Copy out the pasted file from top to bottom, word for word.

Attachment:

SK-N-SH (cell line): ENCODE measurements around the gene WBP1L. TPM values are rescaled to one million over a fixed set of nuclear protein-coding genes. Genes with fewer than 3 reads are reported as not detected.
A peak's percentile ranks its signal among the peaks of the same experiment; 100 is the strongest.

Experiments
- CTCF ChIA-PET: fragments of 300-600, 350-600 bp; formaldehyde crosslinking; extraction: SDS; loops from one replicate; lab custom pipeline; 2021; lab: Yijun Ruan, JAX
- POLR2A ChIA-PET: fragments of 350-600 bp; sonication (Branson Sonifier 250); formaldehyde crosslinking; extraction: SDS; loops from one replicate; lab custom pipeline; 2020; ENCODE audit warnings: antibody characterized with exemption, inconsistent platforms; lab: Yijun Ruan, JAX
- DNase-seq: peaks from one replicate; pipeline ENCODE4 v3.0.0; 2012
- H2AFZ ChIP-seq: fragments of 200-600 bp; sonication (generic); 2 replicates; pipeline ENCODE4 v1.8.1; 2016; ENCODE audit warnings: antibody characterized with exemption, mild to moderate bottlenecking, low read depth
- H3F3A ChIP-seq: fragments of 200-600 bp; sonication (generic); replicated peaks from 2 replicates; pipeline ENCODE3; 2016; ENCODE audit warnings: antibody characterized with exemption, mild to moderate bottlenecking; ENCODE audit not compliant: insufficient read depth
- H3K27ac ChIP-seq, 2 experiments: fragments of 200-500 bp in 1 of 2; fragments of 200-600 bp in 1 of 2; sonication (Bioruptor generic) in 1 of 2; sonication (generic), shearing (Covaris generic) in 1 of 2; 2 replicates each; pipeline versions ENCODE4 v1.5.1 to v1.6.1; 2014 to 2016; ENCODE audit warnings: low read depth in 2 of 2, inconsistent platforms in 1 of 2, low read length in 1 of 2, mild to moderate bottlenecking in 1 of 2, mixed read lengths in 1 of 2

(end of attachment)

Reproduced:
SK-N-SH (cell line): ENCODE measurements around the gene WBP1L. TPM values are rescaled to one million over a fixed set of nuclear protein-coding genes. Genes with fewer than 3 reads are reported as not detected.
A peak's percentile ranks its signal among the peaks of the same experiment; 100 is the strongest.

Experiments
- CTCF ChIA-PET: fragments of 300-600, 350-600 bp; formaldehyde crosslinking; extraction: SDS; loops from one replicate; lab custom pipeline; 2021; lab: Yijun Ruan, JAX
- POLR2A ChIA-PET: fragments of 350-600 bp; sonication (Branson Sonifier 250); formaldehyde crosslinking; extraction: SDS; loops from one replicate; lab custom pipeline; 2020; ENCODE audit warnings: antibody characterized with exemption, inconsistent platforms; lab: Yijun Ruan, JAX
- DNase-seq: peaks from one replicate; pipeline ENCODE4 v3.0.0; 2012
- H2AFZ ChIP-seq: fragments of 200-600 bp; sonication (generic); 2 replicates; pipeline ENCODE4 v1.8.1; 2016; ENCODE audit warnings: antibody characterized with exemption, mild to moderate bottlenecking, low read depth
- H3F3A ChIP-seq: fragments of 200-600 bp; sonication (generic); replicated peaks from 2 replicates; pipeline ENCODE3; 2016; ENCODE audit warnings: antibody characterized with exemption, mild to moderate bottlenecking; ENCODE audit not compliant: insufficient read depth
- H3K27ac ChIP-seq, 2 experiments: fragments of 200-500 bp in 1 of 2; fragments of 200-600 bp in 1 of 2; sonication (Bioruptor generic) in 1 of 2; sonication (generic), shearing (Covaris generic) in 1 of 2; 2 replicates each; pipeline versions ENCODE4 v1.5.1 to v1.6.1; 2014 to 2016; ENCODE audit warnings: low read depth in 2 of 2, inconsistent platforms in 1 of 2, low read length in 1 of 2, mild to moderate bottlenecking in 1 of 2, mixed read lengths in 1 of 2